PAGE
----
a.       not incompatible with the object and purpose of the Convention, and

           b.       not of a general nature and relate to one or more specific provisions.

Article 19 

          Any State Party may submit to the General Assembly, through the Inter-American Commission of Women, proposals for the amendment of this Convention.  

          Amendments shall enter into force for the states ratifying them on the date when two-thirds of the States Parties to this Convention have deposited their respective instruments of ratification.  With respect to the other States Parties, the amendments shall enter into force on the dates on which they deposit their respective instruments of ratification. 

Article 20 

          If a State Party has two or more territorial units in which the matters dealt with in this Convention are governed by different systems of law, it may, at the time of signature, ratification or accession, declare that this Convention shall extend to all its territorial units or to only one or more of them.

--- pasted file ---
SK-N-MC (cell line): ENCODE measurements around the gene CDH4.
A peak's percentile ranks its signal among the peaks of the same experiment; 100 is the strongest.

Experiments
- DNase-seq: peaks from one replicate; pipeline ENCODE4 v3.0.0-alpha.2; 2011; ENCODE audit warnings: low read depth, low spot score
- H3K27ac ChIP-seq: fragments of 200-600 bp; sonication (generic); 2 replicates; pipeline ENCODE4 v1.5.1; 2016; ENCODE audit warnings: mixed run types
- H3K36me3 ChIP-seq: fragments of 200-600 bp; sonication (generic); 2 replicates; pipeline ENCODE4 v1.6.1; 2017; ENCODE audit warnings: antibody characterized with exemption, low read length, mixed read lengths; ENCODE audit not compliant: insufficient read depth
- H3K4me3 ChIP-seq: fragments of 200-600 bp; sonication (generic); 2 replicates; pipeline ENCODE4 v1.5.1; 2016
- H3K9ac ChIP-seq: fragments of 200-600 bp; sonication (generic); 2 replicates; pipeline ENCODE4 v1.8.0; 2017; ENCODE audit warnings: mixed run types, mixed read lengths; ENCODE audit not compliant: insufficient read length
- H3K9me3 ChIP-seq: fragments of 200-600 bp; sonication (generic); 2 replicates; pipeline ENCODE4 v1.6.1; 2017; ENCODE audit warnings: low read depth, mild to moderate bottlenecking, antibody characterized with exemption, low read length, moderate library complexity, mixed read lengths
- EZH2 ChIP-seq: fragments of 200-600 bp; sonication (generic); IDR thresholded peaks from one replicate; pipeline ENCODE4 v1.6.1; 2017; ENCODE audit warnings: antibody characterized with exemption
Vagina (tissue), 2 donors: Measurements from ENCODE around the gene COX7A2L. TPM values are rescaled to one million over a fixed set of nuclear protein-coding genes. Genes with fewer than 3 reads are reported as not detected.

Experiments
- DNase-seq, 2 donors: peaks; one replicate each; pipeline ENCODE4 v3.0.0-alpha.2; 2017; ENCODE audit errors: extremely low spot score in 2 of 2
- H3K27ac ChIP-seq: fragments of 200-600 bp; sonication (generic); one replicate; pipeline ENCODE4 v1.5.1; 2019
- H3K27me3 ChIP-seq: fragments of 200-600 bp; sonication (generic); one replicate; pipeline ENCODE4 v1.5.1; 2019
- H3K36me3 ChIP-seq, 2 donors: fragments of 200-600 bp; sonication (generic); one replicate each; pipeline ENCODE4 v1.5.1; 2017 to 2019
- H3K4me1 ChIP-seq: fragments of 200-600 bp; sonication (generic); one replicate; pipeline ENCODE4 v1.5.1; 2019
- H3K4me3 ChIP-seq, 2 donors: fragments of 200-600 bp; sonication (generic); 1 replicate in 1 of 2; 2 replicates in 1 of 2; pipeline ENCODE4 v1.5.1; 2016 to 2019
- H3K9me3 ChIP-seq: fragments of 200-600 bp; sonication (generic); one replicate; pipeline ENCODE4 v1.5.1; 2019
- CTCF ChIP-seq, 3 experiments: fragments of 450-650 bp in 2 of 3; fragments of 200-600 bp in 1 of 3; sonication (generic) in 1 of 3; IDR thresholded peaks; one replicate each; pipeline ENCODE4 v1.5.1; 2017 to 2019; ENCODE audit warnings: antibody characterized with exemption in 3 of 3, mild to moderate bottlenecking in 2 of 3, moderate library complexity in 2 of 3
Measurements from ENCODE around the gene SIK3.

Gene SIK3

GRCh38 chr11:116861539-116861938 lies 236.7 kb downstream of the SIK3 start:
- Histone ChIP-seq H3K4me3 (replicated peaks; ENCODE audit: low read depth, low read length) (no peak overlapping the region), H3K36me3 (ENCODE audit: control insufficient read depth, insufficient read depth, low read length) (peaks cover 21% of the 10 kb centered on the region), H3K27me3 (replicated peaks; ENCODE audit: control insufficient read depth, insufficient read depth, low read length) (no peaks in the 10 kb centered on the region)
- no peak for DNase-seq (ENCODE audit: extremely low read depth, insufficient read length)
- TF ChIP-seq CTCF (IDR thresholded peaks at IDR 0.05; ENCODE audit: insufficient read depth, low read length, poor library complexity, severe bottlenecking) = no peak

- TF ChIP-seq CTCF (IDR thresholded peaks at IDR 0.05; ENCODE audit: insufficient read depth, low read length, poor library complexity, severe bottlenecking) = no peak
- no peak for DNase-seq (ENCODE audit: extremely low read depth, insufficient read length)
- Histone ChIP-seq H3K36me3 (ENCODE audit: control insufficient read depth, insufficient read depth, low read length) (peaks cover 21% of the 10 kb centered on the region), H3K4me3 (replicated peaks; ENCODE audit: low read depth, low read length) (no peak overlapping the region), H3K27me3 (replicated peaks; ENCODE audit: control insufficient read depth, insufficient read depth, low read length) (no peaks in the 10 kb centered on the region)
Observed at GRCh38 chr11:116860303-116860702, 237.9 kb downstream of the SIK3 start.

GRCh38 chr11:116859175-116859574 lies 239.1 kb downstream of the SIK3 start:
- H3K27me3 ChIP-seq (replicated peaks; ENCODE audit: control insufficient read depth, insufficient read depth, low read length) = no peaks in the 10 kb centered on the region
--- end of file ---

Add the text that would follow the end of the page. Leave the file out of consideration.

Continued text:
Such a declaration may be amended at any time by subsequent declarations, which shall expressly specify the territorial unit or units to which this Convention applies.  Such subsequent declarations shall be transmitted to the General Secretariat of the Organization of American States, and shall enter into force thirty days after the date of their receipt. 

Article 21 

          This Convention shall enter into force on the thirtieth day after the date of deposit of the second instrument of ratification.  For each State that ratifies or accedes to the Convention after the second instrument of ratification is deposited, it shall enter into force thirty days after the date on which that State deposited its instrument of ratification or accession.